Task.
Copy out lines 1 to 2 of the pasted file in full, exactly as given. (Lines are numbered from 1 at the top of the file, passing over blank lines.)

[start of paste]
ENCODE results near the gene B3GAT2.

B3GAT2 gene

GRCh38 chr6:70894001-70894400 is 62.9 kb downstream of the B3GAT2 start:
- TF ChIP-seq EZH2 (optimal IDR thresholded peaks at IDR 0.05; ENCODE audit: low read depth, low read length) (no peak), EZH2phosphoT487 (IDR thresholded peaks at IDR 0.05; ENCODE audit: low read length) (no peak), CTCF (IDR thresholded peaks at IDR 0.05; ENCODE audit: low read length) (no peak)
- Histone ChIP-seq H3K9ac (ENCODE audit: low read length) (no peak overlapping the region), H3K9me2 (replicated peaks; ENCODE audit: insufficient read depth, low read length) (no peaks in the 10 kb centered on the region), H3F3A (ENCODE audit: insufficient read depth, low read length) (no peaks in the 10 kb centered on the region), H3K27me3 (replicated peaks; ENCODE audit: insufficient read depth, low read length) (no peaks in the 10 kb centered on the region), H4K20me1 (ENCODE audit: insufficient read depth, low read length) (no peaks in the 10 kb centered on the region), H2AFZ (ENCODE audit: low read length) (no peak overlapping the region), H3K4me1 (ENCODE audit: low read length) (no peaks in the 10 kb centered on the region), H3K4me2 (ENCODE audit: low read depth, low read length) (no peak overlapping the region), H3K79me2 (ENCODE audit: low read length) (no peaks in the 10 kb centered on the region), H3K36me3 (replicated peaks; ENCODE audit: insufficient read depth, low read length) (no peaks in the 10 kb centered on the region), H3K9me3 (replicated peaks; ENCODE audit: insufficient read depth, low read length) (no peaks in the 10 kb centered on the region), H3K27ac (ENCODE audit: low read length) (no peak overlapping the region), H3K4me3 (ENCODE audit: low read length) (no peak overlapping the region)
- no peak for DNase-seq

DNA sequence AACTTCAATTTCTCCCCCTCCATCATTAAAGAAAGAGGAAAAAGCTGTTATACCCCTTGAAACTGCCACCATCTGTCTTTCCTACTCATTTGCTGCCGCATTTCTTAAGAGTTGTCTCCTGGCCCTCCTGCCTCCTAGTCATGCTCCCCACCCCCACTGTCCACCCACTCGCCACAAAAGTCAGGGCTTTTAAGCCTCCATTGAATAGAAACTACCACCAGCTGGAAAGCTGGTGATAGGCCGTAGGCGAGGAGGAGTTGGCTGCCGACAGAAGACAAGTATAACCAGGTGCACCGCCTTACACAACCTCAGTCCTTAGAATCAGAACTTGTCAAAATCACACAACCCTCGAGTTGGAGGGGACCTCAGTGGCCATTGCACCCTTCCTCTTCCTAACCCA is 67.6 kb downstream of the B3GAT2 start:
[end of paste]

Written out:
ENCODE results near the gene B3GAT2.

B3GAT2 gene